News | Pharmaceuticals | July 25, 2022

dal-GenE Phase 3 Cardiovascular Precision Medicine Outcomes Trial Results Published in European Heart Journal

Trial was negatively impacted by the COVID-19 pandemic and did not meet the primary endpoint. However, the results validate the interaction between dalcetrapib treatment and AA genotype at variant rs1967309 in the ADCY9 gene. 

Trial was negatively impacted by the COVID-19 pandemic and did not meet the primary endpoint

July 25, 2022 DalCor Pharmaceuticals announced the results of the dal-GenE Phase 3 cardiovascular precision medicine outcomes trial with publication of ‘Pharmacogenetics-guided dalcetrapib therapy after an acute coronary syndrome: the dal-GenE trial’ in the European Heart Journal.1 

The dal-GenE (DAL-301) trial was initiated to determine the ability of dalcetrapib to reduce cardiovascular (CV) morbidity and mortality in a population experiencing an acute coronary syndrome (ACS) within 1-3 months before randomization (N=6147) and identified as carrying the AA genotype at variant rs1967309 in the adenylate cyclase type 9 (ADCY9) gene, as determined by the cobas® ADCY9 genotype test. This AA genotype is carried by approximately 20% of the total population and up to 40% in people of African descent. Eligible patients were optimally treated for CV risk factors. The prespecified primary endpoint was time-to-first event for the composite of CV death, resuscitated cardiac arrest, non-fatal myocardial infarction (MI) or non-fatal stroke

In the dal-GenE trial, treatment with dalcetrapib in the intent-to-treat (ITT) analysis did not demonstrate a statistically significant result, with the composite primary endpoint event occurring in 9.5% of the patients in the dalcetrapib group, as compared with 10.6% in the placebo group (hazard ratio (HR) 0.88; 95% CI 0.75-1.03; p=0.12).    

However: 

On fatal and non-fatal MI, the dalcetrapib treatment showed a relative risk reduction of 21% compared to placebo (5.9% vs. 7.3%; HR 0.79; 95% CI 0.65-0.96; p=0.02). Dalcetrapib was safe and well tolerated in the dal-GenE trial. 

For the seven months prior to the COVID-19 pandemic, the hazard ratio and p-value in the dal- GenE trial were consistently clinically meaningful (HR< 0.85) and statistically significant (p<0.05). 

Study results censored on January 2020, prior to the COVID-19 pandemic, showed a relative risk reduction of 18% (HR = 0.82, 95% CI, 0.68-0.98; p=0.03) in the occurrence of the primary endpoint in the dalcetrapib treated group compared to placebo indicating that dalcetrapib appeared to be associated with this benefit up to the emergence of COVID-19. 

COVID-19 occurred as early as January 2020 worldwide and had a global impact on cardiovascular care. In particular, the numbers of patients diagnosed and hospitalized with myocardial infarction decreased steeply, while deaths increased. The dal-GenE study endpoints appear to have been impacted by the last 17 months of follow-up that occurred during COVID- 19 pandemic. The ratio of non-fatal events to death dropped from 1.7 to 0.9 during this period, most likely due to a reduction of reporting in non-fatal events and an increase in CV and non-CV death during the pandemic compared to pre-COVID. This finding is consistent with the published impact of the pandemic on cardiovascular care2.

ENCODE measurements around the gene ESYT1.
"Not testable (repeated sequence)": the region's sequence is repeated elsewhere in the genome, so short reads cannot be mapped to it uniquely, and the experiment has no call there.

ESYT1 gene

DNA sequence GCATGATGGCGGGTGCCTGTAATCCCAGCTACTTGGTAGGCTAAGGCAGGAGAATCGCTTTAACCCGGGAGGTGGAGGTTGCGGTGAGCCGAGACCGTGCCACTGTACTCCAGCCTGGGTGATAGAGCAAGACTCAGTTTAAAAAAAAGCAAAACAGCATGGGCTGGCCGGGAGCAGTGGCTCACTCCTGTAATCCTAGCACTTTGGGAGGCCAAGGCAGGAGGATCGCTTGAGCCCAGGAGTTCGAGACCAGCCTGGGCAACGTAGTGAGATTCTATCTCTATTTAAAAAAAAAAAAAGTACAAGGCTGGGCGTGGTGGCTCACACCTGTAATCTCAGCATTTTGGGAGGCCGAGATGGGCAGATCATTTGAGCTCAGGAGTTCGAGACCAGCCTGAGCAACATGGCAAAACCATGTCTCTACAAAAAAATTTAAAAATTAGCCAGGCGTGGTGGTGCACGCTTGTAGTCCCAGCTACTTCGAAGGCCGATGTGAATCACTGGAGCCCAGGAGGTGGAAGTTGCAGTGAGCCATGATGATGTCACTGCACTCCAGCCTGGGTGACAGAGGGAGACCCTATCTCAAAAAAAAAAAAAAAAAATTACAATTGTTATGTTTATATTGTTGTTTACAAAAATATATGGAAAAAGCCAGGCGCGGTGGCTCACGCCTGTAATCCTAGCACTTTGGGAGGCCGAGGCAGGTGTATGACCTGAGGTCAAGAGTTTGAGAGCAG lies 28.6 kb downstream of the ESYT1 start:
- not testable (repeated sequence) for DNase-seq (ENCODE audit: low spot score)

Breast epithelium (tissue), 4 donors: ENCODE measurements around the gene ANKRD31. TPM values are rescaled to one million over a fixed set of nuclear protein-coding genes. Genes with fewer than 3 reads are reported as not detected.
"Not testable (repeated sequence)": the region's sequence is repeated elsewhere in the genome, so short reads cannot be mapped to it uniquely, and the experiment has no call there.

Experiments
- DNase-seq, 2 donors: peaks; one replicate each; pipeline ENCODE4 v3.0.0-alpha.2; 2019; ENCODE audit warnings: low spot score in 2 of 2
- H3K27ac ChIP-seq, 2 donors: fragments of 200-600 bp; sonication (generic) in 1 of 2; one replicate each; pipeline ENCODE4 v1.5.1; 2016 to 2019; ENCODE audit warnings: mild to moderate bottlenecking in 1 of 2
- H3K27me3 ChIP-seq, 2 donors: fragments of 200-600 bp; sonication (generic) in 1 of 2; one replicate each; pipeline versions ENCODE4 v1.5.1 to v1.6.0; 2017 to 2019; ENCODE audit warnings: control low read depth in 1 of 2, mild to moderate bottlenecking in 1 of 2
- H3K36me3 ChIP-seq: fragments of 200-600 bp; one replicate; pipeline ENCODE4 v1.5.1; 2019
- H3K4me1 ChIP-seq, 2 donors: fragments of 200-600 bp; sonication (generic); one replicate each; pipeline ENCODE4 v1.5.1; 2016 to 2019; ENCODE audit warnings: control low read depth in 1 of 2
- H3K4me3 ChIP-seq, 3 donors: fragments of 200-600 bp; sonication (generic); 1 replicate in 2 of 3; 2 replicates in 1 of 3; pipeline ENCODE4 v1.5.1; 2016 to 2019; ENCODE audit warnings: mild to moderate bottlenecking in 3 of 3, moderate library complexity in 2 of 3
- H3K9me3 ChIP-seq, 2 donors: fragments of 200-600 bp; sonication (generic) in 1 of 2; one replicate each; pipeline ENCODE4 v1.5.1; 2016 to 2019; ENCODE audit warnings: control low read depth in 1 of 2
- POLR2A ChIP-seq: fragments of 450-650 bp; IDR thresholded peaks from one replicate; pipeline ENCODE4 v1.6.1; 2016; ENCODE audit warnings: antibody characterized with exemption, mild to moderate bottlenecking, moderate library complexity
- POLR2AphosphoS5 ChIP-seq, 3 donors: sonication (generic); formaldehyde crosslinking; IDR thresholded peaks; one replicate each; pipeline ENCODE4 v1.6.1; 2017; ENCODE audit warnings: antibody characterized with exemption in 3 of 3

A pre-specified on-treatment sensitivity analysis of the primary endpoint showed a relative risk reduction of 17% with dalcetrapib treatment compared to placebo (7.8% vs. 9.3%; HR 0.83; 95% CI 0.70-0.98, p=0.03). 

Further pre-specified analyses demonstrated that patients at a higher risk had greater benefits on dalcetrapib treatment. In patients with type 2 diabetes, the observed relative risk reduction with dalcetrapib was 23% versus placebo (HR = 0.77; 95% CI, 0.60-0.99, p=0.04). 

In North America, where randomized patients were at a higher risk, they had a relative risk reduction of 41% in the primary composite endpoint (HR 0.59; 95% CI, 0.42-0.82, p=0.002). In contrast, countries with low-risk patients representing 20% of randomized patients had no significant benefit. 

Pre-COVID-19, the clinical efficacy of dalcetrapib seen in the dal-GenE study was also consistent with that of the retrospective analysis conducted in patients with the rs1967309 AA genotype in the dal-OUTCOMES study3. The totality of these data validates the pharmacogenetic hypothesis that dalcetrapib can safely improve, beyond the current standard of care, the prognosis of ACS patients with the rs1967309 AA genotype. DalCor is working closely with Health Authorities to determine the path forward for the approval of dalcetrapib for the treatment of patients with the rs1967309 AA genotype following an ACS event. 

For more information: https://www.dalcorpharma.com/ 

References 

Tardif JC, Pfeffer MA, Kouz S, et al. Pharmacogenetics-guided dalcetrapib therapy after an acute coronary syndrome: the dal-GenE trial. Eur Heart J 2022. European Heart Journal (2022) 00, 1–10 https://doi.org/10.1093/eurheartj/ehac374 

Nadarajah R, Wu J, Hurdus B, et al. The collateral damage of COVID-19 to cardiovascular services: a meta-analysis. European Heart Journal (2022) 00, 1–15 https://doi.org/10.1093/eurheartj/ehac227. 

Schwartz GG, Olsson AG, Abt M, et al. Effects of dalcetrapib in patients with a recent acute coronary syndrome. N Engl J Med. 2012;367(22):2089–2099.

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